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Since my current sermon series from Genesis includes the idea of relationships, I decided it would be a good time to read Relationships: A Mess Worth Making by Tim Lane and Paul Tripp. Of course, when you take a few months to read a book it is not as fresh in your mind when you come to review it.

The book is not long (under 200 pages), but it does cover quite a bit of territory. The chapters include ones on sin, agendas, worship, obstacles, mercy, time and money and more. They cover that ground, as usual, with lots of Scripture and many examples compiled from years of experience in ministry as well as their personal lives. Thankfully, it does have a Scripture Index (one of my pet peeves is to not have one).

The first chapter talks about their relationship with one another. There have been times when they haven’t got along well. They have struggled through many of these things.  So, they speak from personal experience, not as merely teaching theory.

They begin with the reasons why to invest in relationships. The most important, in my opinion, is that since we are made in God’s image we are made to be in relationship. God Himself has eternally existed in relationship with Himself. The Trinity is a community of love. He made us to bring us into that loving community. But since we rejected the spring of living water, we make our relationships into broken cisterns from which we expect to receive life. Sin, including idolatry, have messed things up.

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Sinclair Ferguson has a booklet called The Grace of Repentance.  Since I read just about everything he writes, I was compelled to buy and read it. It is an interesting booklet. In some ways it was not what I expected.

The first (very short) chapter is called A Monk’s Tale which focuses on Luther and the first of his 95 Theses which triggered the Reformation. The church was in dire shape as Rome relied on indulgences for the latest building project. It was not hard for the average person in the pew to be confused about the gospel. It was obscured by the use of indulgences and the sacramental theology of the church. That theology taught penance as an act to provide satisfaction for our sins. This was different from repentance. Luther recaptured the notion that Jesus was calling us to a lifetime of repentance.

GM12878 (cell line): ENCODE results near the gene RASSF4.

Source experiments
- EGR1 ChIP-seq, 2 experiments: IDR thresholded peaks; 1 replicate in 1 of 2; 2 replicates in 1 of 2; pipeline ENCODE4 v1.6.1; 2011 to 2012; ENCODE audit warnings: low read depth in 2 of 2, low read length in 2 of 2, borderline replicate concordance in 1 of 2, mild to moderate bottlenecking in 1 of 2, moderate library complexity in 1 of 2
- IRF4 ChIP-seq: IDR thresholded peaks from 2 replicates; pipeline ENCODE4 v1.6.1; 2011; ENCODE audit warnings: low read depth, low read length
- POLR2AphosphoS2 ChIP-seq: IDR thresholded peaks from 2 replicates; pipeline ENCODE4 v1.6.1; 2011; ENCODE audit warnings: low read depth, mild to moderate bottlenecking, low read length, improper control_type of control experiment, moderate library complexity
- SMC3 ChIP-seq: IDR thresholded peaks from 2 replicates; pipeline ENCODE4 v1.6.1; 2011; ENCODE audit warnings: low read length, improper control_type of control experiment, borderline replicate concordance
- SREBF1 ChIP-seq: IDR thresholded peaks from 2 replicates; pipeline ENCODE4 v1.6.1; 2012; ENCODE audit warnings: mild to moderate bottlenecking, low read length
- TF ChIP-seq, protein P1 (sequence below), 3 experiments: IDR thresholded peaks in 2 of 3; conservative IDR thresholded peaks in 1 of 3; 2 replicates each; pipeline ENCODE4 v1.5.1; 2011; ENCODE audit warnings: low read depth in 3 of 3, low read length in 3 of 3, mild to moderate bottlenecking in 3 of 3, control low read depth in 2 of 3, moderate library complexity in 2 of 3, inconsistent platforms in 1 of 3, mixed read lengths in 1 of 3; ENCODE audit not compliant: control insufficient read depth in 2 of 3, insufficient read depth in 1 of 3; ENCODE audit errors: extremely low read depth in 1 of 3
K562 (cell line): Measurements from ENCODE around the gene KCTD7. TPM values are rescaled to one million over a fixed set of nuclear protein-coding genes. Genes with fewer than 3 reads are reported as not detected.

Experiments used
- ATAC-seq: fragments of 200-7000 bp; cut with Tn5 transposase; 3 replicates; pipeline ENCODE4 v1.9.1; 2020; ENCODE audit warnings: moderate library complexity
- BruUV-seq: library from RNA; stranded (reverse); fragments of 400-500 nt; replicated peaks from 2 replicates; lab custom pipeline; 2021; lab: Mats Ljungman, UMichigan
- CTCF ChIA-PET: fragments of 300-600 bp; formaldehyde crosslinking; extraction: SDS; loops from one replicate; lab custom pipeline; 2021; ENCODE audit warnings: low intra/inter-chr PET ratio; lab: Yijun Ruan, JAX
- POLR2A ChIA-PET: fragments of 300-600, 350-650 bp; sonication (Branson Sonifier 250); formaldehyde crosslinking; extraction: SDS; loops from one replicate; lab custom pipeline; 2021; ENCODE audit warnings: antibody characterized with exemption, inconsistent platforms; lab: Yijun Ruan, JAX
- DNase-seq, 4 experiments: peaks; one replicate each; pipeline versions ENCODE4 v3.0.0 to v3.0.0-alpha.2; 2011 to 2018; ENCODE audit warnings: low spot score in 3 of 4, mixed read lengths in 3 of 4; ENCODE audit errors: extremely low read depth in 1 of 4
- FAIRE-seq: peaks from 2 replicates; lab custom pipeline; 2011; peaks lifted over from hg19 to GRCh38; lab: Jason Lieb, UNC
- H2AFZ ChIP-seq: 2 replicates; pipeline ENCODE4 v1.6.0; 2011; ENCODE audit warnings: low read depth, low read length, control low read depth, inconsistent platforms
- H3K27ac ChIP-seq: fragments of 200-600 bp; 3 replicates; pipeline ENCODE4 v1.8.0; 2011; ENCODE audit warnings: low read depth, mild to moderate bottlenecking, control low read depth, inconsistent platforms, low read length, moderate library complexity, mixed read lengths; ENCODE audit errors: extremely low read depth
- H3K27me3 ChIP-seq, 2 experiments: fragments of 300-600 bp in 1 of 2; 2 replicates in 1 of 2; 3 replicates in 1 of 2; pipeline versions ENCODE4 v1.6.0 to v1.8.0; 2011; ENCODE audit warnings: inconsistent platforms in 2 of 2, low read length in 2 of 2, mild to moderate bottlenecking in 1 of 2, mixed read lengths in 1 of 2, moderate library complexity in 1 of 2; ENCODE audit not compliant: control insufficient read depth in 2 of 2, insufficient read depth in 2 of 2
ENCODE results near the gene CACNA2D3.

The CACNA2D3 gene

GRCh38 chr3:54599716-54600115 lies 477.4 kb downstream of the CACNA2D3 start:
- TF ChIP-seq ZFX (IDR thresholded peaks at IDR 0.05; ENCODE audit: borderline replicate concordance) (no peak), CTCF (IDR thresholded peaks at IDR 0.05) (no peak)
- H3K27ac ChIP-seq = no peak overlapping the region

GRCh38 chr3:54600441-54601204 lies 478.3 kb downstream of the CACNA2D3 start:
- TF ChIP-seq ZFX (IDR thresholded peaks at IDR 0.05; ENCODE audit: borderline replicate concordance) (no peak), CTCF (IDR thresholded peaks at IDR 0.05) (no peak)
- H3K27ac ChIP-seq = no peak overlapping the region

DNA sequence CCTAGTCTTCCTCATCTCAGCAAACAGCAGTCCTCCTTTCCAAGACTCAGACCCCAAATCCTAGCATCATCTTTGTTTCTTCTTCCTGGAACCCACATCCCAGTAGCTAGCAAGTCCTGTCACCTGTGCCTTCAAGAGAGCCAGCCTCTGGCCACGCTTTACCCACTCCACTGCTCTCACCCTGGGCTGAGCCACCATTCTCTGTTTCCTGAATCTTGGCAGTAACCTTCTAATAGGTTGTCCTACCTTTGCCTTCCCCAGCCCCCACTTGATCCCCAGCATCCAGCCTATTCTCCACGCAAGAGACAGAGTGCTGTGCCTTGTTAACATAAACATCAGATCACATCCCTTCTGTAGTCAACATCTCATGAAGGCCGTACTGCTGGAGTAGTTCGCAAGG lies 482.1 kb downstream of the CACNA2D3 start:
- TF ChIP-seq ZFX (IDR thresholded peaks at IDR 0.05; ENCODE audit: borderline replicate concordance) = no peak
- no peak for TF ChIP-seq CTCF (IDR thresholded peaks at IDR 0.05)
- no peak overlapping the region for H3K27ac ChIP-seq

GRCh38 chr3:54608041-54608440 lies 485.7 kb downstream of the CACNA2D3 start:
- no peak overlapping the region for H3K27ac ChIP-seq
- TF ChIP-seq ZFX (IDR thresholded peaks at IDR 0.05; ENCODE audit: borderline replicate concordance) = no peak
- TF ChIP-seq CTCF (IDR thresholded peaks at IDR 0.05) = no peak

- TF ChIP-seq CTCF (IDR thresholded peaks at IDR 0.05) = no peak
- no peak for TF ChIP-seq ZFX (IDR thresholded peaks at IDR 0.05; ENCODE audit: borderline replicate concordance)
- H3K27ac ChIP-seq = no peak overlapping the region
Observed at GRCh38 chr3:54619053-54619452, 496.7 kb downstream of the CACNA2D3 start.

Ferguson then has a chapter explaining Biblical Repentance. Some of the phrases the Old Testament uses are “circumcision of the heart” and “breaking up fallow ground”.  The most commonly used Hebrew word simply means “return” and conveys the idea of turning around and returning to the Lord. When we sin, we stray from His side to pursue our own pleasure. Repentance is the return to God. We turn, not primarily due to fear of consequences, but due to the promise of grace offered to us in the gospel. We do recognize that sin is a violation of the covenant and places us under God’s just condemnation as non-Christians and His just discipline as Christians.

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The book What is the Mission of the Church?: Making Sense of Social Justice, Shalom and the Great Commission by DeYoung and Gilbert has been on my list of books to read since it came out. The recent “controversy” regarding the book moved it up the list faster. It is really difficult to talk about this book without referencing at least some of what has gone on.

In the book, they noted that some people received early copies of the manuscript to elicit feedback. They were thankful for that, and included some people who would “push back”. In other words, they didn’t send it to people who would love all over it. This book is a contribution to a larger discussion on the topic of the mission of the church. So they read a number of books on the subject, drew upon their own experiences as pastors and studied the Scriptures (not necessarily in that order). They tried to do their homework. But no book is met with unanimous affirmation.